I move amendment No. 2:
In page 7, line 27, to delete “physical or mental health” and substitute the following:
“a state of complete physical, mental and social well-being and not merely the absence of disease and infirmity”.
I thank the Minister for Health, Deputy Harris, for being in the Seanad today. We are looking forward to a constructive Committee Stage debate and I hope we can progress through the Bill quickly. I have tabled this amendment on foot of my own thoughts on how we view a woman's health throughout this Bill and regarding our needs as they apply to the termination of pregnancy. This issue arose on Committee Stage in the Dáil but I did not feel the importance of an amendment like this was properly aired. That is why I have tabled it again.
Health is a state of complete physical, mental and social well-being, not merely the absence of disease or infirmity. The constitution of the World Health Organization, WHO, states:
The enjoyment of the highest attainable standard of health is one of the fundamental rights of every human being, without distinction of race, religion, political belief, economic or social condition. The health of all peoples is fundamental to the attainment of peace and security and is dependent on the fullest co-operation of individuals and States. The achievement of any State in the promotion and protection of health is of value to all.
The constitution of the WHO goes on to state:
The extension to all peoples of the benefits of medical, psychological and related knowledge is essential to the fullest attainment of health. Informed opinion and active co-operation on the part of the public are of the utmost importance in the improvement of the health of the people. Governments have a responsibility for the health of their peoples which can be fulfilled only by the provision of adequate health and social measures.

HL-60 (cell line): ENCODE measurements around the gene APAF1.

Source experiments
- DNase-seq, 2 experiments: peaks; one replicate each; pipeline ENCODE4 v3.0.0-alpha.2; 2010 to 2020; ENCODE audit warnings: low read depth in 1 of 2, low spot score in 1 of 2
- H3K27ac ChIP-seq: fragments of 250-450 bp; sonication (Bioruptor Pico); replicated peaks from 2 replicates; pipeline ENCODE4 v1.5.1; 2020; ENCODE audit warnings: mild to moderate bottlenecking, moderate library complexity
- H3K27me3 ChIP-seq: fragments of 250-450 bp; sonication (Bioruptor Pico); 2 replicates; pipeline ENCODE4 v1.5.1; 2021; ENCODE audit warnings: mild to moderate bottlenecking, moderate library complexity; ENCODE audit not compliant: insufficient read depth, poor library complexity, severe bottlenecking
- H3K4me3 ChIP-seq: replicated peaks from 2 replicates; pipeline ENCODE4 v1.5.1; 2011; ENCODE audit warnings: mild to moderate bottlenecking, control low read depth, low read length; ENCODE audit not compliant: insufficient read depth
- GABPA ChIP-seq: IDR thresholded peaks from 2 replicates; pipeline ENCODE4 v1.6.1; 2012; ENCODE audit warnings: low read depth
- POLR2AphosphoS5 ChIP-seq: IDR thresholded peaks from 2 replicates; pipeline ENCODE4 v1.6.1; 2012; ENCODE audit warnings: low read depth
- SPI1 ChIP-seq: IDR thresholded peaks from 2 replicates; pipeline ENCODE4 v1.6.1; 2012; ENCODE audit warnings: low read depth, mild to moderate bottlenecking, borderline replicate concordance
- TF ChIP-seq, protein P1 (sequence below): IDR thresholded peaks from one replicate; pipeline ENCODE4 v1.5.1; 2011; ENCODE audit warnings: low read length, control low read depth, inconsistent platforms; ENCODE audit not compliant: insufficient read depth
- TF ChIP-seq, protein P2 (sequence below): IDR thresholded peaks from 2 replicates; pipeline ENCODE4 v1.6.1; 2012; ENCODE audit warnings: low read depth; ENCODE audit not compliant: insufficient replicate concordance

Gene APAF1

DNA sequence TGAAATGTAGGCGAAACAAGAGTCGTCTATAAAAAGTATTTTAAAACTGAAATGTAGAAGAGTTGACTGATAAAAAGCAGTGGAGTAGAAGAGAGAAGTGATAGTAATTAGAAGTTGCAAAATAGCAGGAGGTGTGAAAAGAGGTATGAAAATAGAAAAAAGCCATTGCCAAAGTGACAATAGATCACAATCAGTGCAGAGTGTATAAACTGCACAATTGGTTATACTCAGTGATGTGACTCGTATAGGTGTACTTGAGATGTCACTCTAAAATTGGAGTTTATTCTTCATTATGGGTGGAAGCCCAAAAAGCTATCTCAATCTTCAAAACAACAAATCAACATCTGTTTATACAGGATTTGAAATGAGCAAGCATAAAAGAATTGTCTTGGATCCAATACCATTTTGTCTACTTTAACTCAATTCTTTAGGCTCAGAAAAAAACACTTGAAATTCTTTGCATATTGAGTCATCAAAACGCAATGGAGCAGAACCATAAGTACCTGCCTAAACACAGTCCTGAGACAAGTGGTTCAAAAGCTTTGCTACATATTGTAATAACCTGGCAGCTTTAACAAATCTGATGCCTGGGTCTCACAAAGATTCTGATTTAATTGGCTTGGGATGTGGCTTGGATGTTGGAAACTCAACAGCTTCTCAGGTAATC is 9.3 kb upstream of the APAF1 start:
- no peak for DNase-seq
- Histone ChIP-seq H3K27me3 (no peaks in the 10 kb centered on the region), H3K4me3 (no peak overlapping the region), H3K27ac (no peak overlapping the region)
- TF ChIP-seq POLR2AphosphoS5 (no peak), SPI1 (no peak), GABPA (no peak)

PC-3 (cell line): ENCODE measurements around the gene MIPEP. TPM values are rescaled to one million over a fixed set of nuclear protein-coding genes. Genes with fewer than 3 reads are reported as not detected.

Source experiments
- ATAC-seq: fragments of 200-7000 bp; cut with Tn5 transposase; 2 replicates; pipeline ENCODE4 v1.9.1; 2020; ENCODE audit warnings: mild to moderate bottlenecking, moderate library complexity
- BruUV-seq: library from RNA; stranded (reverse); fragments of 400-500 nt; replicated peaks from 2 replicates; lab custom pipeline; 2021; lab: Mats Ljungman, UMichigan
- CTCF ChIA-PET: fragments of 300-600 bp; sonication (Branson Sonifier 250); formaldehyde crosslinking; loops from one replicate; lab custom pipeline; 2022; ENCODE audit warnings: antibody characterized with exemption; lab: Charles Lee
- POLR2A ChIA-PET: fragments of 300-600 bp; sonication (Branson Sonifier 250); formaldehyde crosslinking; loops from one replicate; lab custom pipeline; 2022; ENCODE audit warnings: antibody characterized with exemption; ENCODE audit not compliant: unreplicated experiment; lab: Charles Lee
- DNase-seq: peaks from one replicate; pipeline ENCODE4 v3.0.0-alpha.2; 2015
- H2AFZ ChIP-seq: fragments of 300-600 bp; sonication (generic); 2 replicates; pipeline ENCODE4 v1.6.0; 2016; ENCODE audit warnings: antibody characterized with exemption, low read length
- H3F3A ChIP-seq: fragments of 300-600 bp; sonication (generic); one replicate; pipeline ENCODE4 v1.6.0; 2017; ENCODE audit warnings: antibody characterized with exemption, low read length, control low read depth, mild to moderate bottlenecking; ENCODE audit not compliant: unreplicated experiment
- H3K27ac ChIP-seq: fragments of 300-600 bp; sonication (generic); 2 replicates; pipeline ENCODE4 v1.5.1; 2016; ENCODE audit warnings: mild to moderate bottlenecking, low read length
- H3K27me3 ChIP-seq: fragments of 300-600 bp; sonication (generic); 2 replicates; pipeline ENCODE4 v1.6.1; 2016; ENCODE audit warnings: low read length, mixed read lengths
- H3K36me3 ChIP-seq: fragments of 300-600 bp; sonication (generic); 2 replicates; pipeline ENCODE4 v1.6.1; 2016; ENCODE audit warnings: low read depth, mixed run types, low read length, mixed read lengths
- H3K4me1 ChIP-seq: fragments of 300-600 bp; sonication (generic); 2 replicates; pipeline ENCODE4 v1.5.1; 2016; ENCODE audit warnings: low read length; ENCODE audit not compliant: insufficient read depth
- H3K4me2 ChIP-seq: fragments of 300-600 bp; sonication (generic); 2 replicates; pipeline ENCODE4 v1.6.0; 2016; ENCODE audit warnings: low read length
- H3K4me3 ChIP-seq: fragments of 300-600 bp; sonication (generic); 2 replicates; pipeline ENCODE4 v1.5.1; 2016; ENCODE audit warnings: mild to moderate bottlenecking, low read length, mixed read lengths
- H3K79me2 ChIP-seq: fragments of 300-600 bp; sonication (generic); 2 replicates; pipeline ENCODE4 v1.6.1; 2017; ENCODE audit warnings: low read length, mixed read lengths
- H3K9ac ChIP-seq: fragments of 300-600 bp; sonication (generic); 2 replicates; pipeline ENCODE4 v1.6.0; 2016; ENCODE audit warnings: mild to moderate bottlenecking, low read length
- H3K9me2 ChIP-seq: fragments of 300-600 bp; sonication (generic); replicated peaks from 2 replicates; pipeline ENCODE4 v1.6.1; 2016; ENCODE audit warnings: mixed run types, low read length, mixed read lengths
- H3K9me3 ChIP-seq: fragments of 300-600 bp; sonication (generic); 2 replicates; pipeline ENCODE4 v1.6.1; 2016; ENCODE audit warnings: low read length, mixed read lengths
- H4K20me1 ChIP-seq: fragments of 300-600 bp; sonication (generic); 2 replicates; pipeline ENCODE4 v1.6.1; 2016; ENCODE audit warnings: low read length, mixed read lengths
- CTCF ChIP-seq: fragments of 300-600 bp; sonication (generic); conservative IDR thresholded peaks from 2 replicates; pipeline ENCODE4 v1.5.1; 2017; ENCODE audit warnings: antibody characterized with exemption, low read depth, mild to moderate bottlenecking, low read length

What is important for me is that we acknowledge the social and environmental elements of our well-being. Every time we give an account of lives that may be impacted by this legislation, we point to the vulnerability of people within their lives and circumstances. Whether it is poverty, disability or race, time and again we state we want to protect them. Make health and services accessible to all women. Poverty and poor health cannot be separated and social well-being cannot be omitted from the definition of health. They are all intrinsically linked.
The primary cause of poor health for thousands of people in this country is inseparable from social and economic injustices.
During the debates by the Committee on the Eighth Amendment of the Constitution I tabled an amendment to our report that would have allowed social indicators to be included in an assessment of a woman's health. At no point in this legislation do we acknowledge the role of social and financial capital on a person's well-being and/or ability to access healthcare. One way to ensure we adequately address this matter would be to amend the definition of health in the Bill. The most vulnerable in society are the least likely to receive healthcare and we must take positive steps to address health inequity now. This amendment would amend the definition of health in the Bill from solely meaning physical or mental health to a broader holistic view of health that is used by the World Health Organization. The definition would incorporate the many factors that need to be considered when making an assessment of someone's health and frames it positively around well-being, not just a state of not being sick. My amendment proposes a better definition that I hope the Minister will accept. If we cannot add my definition, I ask that it form part of the discussions when the Bill is reviewed in three years.
There are many elements to acknowledging the role of social circumstances in a person's health outcomes. There is also a relationship between people with lower socio-economic status and the barriers they face in accessing responsive care. They include poor quality of interactions, difficult living conditions and the complexity of the healthcare system. Amending the legislation to include the definition of health approved by the World Health Organization would be a positive step towards acknowledging the health inequity in this country and allow people's circumstances, living conditions, income, poverty, health outcomes and all of that complexity to be part of the framing of this legislation.